I am at the Embassy again, trying to complete our visa process. Let me add parenthetically, that all this is for a layover in Delhi of less than 24 hours… I could not come last week as there were credible threats of attacks. I could not come on Saturday because of concerns that Sunday was 9/11, and there might be more attacks. In each case there were no actual attacks in Kabul, but after gaining the region team leader’s permission, I am here today.
Learning from my last experience, I arrive at 10.30 promptly. A few minutes later I am permitted entrance. On the way in I check to see if the security staff still have my scarf that I left here last week. They deny all knowledge of it.
Inside I join a long, defeated-looking queue of men. With glacial speed, we are called up one at a time to enter a small, dark room where the power is off, and where an Indian visa-bureaucrat-King exercises his rule. He finally takes my collection of passports and forms, and then spends several minutes on the phone, talking to his colleagues, dealing with other passports, and eventually glances at mine.
‘Wait five-ten minutes. I will finish these. Go outside.’ I demurely accept. Outside I wait for maybe 20 minutes, and then an Afghan sidekick emerges with my passports. He staggers off to a dimly lit hallway. 20 minutes later he returns, and I overhear the conversation:
‘No fax… no number… no clearance…checked?…. Yes but nothing… check some more…’
After another 30 minutes I go inside to another section, and… and…really, dear reader, it is too tedious to recall all the petty details of our sorry visa saga. I was ticked off for filling out the forms wrongly (despite them approving them last week: no use pointing that out, I was told not to argue, in the same tone a parent might use with a naughty child), I was told to fill out more details, and then sent back to another room, where, after more chitchat and humdrum and to-fro, I was told to pay $240 to another man in another room. This man, with a comb-over and the eyes of a slow-loris, with the care and slowness of a monk copying parchment, this man wrote 5 separate receipts, and told me to return at 4pm.
I exit, resigned. I decide to stay in this side of town. It is 12.15pm. It will take me 30 minutes to get back to the office, and I will have to leave at 3pm to get here at 4, as traffic will be bad.
I kill time by visiting Chicken St, once a place of old beauty and modesty: shops with genuine artefacts and antiques, carpets rare and beautiful, wonderful leatherwork, lapis jewellery. It is all being torn down.
The old shops are disappearing, to be replaced with concrete and glass. The old things are gone, replaced with cookie-cutter Dubai gold, fake Pakistani ship sextants and compasses, awful Chinese tat, lions and jugs and ashtrays made from shiny marble and plastic. This, if it is progress, is unspeakably horrible. The shop where Julie and I bought leather waistcoats in 1996, hand made and beautiful, is now rubble.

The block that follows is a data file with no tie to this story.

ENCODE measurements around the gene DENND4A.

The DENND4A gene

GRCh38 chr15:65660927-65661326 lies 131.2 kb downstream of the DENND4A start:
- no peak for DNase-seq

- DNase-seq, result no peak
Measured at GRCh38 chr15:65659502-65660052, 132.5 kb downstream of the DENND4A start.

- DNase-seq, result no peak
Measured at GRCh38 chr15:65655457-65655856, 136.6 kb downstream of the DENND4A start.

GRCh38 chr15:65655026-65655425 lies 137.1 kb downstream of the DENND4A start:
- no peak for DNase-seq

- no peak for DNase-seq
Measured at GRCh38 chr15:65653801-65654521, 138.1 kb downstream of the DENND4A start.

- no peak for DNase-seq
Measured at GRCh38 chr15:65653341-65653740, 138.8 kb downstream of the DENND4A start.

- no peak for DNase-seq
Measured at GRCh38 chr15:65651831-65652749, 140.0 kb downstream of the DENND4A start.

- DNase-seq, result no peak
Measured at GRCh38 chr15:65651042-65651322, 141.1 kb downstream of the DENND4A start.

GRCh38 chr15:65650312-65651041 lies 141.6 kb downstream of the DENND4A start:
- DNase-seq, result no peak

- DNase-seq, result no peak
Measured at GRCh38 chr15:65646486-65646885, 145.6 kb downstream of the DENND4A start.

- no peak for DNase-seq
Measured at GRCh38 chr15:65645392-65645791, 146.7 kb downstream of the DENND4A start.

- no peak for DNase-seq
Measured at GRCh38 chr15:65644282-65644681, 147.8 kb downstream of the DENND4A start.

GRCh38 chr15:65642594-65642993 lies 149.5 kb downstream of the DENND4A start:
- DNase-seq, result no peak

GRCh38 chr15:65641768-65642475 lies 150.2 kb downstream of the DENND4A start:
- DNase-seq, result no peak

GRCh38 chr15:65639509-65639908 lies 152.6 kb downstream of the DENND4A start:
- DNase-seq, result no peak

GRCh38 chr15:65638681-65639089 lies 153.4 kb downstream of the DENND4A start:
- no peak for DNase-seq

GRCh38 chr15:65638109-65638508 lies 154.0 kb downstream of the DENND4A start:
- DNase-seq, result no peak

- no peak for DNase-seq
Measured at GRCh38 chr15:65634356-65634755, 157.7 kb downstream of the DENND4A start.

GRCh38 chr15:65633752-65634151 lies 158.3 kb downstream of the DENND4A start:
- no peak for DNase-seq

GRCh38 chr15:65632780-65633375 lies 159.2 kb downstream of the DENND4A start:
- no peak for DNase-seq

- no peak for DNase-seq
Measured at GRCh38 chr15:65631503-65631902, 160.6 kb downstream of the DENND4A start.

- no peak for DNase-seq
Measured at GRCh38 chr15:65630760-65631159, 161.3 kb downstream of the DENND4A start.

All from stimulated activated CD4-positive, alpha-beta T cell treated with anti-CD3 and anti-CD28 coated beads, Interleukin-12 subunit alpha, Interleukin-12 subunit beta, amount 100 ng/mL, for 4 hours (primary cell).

I find one old shop, and sit and talk to the owners. We bemoan the loss of Chicken St, and deride Kabul’s planners for destroying the one place that could have been, indeed was, a kind of tourist drawcard. A Petticoat Lane, a village within the city. ‘What to do?’ The shopkeeper shrugs. He has a tv on, and then he turns to me: ‘Have you seen what is happening?’
I watch with him the live reporting: about 1km away, the US Embassy is under attack. And then there are the unmistakeable crumping noises of explosions. I can’t quite believe it, partly because outside, there is absolutely no change in behaviour: people are carrying on as usual, they wander up and down the street, are supremely unconcerned, they shop, they chat, they sit together and laugh. Are they so inured to violence? So resigned?
The shopkeeper looks at me, ‘What is our country now? What sort of place is this?’
I used to say, that here in Afghanistan, if nothing else, I was a person of hope. But I have nothing to say to this man. What can I say to him? I struggle for some words, and after a few more minutes, I leave, and walk slowly back to the Indian Embassy. Security there now is tight, and I am barely permitted entrance: I have to convince the guards of my peaceful intent, I am frisked and searched several times. Finally at the Embassy, I get our visas, but there are new attacks on the road between me and where we live, at De Mazang and Habibia school. Roads will be blocked.
I walk. It is safer, I am not stuck in traffic, or held up. I avoid the crowds, and am told to walk around the police station near our home where the police are still mopping up. It takes me an hour and a half, but by 5pm, I am back home.